Thieves hijacked a German TV broadcast truck at gunpoint and made off with more than $US400,000 worth of equipment.

The police protests came amid slashed budgets, a product of Brazil’s worst recession in decades.

But Sports Minister Leonardo Picciani said Tuesday the government is granting the armed forces an additional US$24 million for security. The military will begin patrolling sports venues July 24, and some 85,000 police and soldiers are to be deployed during the Games — roughly double the number of security at the 2012 London Olympics.

Still, some athletes are taking special precautions to keep their loved ones safe. American swim star Michael Phelps is paying for a private security company to protect his family, while other U.S. families were looking into booking armoured vehicles, according to a New York Times report.

But Canadian family members call those extreme measures.

“Maybe we’re naive,” said Lynn Lalonde, mom of Genevieve, who made the Rio team in the 3,000-metre steeplechase.

Gathered at Edmonton’s City Hall on Monday to watch Canada’s track and field team introduced, parents and loved ones said they’ll be careful. But none sounded too concerned.

“It’s just street smarts,” said Beverley De Grasse, mom of sprinter Andre.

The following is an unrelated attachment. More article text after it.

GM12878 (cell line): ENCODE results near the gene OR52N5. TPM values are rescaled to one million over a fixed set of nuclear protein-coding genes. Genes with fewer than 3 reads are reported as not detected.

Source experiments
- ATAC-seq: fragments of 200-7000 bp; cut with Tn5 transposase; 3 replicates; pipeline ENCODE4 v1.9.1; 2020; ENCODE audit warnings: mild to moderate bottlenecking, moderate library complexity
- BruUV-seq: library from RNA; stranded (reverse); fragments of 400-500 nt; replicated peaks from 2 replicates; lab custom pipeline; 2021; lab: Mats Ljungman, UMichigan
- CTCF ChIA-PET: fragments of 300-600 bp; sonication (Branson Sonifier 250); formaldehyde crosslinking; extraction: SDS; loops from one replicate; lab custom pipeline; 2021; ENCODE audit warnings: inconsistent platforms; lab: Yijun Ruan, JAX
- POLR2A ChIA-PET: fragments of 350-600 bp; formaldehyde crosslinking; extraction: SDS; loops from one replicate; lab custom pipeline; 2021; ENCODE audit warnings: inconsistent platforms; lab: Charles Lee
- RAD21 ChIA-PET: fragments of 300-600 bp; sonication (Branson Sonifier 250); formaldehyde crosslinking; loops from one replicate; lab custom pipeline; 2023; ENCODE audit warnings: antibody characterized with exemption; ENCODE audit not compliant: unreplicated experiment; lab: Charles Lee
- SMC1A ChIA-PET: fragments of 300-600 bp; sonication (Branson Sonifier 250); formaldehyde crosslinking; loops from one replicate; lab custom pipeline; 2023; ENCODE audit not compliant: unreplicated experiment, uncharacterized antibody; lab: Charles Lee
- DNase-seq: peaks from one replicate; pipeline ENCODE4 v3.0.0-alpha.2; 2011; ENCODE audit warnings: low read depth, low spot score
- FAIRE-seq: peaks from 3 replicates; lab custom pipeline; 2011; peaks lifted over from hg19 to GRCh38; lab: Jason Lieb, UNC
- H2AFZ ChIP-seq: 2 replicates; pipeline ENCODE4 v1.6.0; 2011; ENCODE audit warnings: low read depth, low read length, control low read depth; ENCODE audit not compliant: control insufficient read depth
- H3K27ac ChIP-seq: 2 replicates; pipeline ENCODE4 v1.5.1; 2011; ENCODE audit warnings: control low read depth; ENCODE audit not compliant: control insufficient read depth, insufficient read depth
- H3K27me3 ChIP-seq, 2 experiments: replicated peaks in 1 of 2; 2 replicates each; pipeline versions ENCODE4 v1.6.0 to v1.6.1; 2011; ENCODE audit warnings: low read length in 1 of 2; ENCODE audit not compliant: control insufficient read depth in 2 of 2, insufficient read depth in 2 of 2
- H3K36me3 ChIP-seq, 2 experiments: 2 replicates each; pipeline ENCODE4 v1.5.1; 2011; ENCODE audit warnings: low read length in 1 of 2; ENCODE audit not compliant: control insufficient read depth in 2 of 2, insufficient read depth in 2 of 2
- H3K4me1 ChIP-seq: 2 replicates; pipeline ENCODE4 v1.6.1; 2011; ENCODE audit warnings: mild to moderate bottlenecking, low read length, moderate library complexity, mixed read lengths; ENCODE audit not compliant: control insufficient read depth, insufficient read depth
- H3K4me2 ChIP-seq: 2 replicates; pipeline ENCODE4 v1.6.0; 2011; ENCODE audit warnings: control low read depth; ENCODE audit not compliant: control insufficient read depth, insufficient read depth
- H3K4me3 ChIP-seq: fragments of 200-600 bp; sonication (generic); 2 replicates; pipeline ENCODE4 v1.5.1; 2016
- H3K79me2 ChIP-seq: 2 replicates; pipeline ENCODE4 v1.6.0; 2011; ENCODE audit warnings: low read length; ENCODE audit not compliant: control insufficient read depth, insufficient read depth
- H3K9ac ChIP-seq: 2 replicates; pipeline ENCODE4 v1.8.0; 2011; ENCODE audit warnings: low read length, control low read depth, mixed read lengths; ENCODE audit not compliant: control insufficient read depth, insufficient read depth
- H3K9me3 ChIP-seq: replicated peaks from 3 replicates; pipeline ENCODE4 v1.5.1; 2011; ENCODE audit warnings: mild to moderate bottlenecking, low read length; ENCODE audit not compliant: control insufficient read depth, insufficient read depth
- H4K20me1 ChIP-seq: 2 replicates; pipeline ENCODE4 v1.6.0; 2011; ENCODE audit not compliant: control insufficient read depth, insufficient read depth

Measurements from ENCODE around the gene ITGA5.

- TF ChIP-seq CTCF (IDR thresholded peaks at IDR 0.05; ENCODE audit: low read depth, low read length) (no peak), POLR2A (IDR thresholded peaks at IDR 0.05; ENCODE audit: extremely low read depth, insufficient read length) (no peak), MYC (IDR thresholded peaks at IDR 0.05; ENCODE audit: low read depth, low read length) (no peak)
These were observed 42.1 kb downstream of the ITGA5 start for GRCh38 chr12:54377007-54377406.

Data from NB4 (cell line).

World decathlon silver medallist Damian Warner has a group a group of about a dozen loved ones and coaches travelling to Rio, including girlfriend Jen Cotten, a 400-metre hurdler who didn’t make the Olympic team.

Cotten plans to wear a money belt and stick with the group when travelling back and forth from the stadium. Otherwise, she’s not “too worried.”

“I actually went to the Francophone Games in Lebanon in 2009, and people turned down that team saying it was too dangerous,” she said. But my dad is in the military and I feel like if he knew of something he would tell me not to go. It seemed relatively safe. We’d hear gunshots off in the distance once in awhile when the sun went down.

“But there’s so much security, I think anywhere in the touristy areas should be somewhat safe.”

Lynn Lalonde will travel to Rio with husband Mark and Genevieve’s boyfriend John Rasmussen. Because track and field goes late into the night, they’ve booked accommodations close to a metro line, to minimize walking time — especially when the sun goes down.

“And we’ve travelled a lot, you just have to really take precautions,” Lynn said. “We’ll take precautions as far as our credit cards, those types of things. We’ll wear long sleeves at night (to ward off mosquitos). Maybe we won’t wear our Canada gear on the metro, blend in with everybody else.”

Trent Stellingwerff has been to Rio several times on site visits as part of the Canadian Olympic team’s support staff. He said it comes down to making smart choices.

“It’s South America, so there is wealth disparities and when you get wealth disparities there can be issues, if you’re well-travelled and I am, it’s wasn’t a huge stressor,” Stellingwerff said.

“I’m just going to not flaunt anything, and be more vigilant and aware. If you’re in the (athletes) bubble, you’re OK. If you’re outside the bubble, you just need to be more aware, and be aware of the neighbourhoods you shouldn’t go in. If you’re going to go into some slums, you’ve probably made a poor decision.”

The Canadian Olympic Committee will have “family and friends officers” available to help at Canada Olympic House, where loved ones can also stock up on mosquito repellent.